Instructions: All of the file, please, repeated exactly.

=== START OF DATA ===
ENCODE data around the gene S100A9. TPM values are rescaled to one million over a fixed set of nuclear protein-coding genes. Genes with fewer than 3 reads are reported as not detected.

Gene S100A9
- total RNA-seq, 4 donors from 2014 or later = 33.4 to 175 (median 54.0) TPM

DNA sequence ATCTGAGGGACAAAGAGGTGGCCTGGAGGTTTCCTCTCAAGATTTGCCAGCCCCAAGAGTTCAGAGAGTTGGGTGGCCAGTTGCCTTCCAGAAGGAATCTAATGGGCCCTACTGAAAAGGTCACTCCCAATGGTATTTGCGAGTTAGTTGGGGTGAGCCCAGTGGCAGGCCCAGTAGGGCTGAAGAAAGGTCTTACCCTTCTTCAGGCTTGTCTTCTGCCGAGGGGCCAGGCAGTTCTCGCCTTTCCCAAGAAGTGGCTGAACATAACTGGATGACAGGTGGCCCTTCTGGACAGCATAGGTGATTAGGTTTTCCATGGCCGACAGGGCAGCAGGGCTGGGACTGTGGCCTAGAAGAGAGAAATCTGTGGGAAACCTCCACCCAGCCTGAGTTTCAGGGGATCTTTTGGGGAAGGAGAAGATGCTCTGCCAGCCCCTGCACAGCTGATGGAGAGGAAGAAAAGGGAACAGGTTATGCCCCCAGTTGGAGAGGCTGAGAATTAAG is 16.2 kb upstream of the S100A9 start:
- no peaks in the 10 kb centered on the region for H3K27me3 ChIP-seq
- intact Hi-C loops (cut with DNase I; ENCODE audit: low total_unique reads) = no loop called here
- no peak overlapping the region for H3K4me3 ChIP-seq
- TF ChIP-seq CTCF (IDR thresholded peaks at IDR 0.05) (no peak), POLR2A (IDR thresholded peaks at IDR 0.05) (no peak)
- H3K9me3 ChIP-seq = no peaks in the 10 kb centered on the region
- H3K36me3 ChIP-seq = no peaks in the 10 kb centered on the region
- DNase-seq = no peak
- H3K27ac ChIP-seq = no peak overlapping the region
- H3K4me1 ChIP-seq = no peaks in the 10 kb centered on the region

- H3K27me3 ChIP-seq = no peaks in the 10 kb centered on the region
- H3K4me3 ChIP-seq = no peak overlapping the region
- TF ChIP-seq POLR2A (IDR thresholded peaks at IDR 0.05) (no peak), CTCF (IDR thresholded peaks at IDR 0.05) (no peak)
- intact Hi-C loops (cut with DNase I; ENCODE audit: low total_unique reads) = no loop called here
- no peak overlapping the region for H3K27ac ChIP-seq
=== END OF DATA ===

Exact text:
ENCODE data around the gene S100A9. TPM values are rescaled to one million over a fixed set of nuclear protein-coding genes. Genes with fewer than 3 reads are reported as not detected.

Gene S100A9
- total RNA-seq, 4 donors from 2014 or later = 33.4 to 175 (median 54.0) TPM

DNA sequence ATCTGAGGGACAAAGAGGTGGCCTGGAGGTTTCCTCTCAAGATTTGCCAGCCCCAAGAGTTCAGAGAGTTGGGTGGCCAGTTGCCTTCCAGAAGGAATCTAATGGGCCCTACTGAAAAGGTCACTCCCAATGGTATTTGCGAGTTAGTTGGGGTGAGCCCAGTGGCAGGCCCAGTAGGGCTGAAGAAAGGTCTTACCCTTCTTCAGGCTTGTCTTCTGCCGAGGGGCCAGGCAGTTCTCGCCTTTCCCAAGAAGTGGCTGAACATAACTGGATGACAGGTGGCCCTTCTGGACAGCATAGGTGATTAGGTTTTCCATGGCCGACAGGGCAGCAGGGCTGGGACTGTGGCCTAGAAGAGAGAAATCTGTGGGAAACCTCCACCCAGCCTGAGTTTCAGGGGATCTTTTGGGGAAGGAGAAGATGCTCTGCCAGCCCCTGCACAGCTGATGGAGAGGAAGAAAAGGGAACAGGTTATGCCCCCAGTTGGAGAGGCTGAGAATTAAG is 16.2 kb upstream of the S100A9 start:
- no peaks in the 10 kb centered on the region for H3K27me3 ChIP-seq
- intact Hi-C loops (cut with DNase I; ENCODE audit: low total_unique reads) = no loop called here
- no peak overlapping the region for H3K4me3 ChIP-seq
- TF ChIP-seq CTCF (IDR thresholded peaks at IDR 0.05) (no peak), POLR2A (IDR thresholded peaks at IDR 0.05) (no peak)
- H3K9me3 ChIP-seq = no peaks in the 10 kb centered on the region
- H3K36me3 ChIP-seq = no peaks in the 10 kb centered on the region
- DNase-seq = no peak
- H3K27ac ChIP-seq = no peak overlapping the region
- H3K4me1 ChIP-seq = no peaks in the 10 kb centered on the region

- H3K27me3 ChIP-seq = no peaks in the 10 kb centered on the region
- H3K4me3 ChIP-seq = no peak overlapping the region
- TF ChIP-seq POLR2A (IDR thresholded peaks at IDR 0.05) (no peak), CTCF (IDR thresholded peaks at IDR 0.05) (no peak)
- intact Hi-C loops (cut with DNase I; ENCODE audit: low total_unique reads) = no loop called here
- no peak overlapping the region for H3K27ac ChIP-seq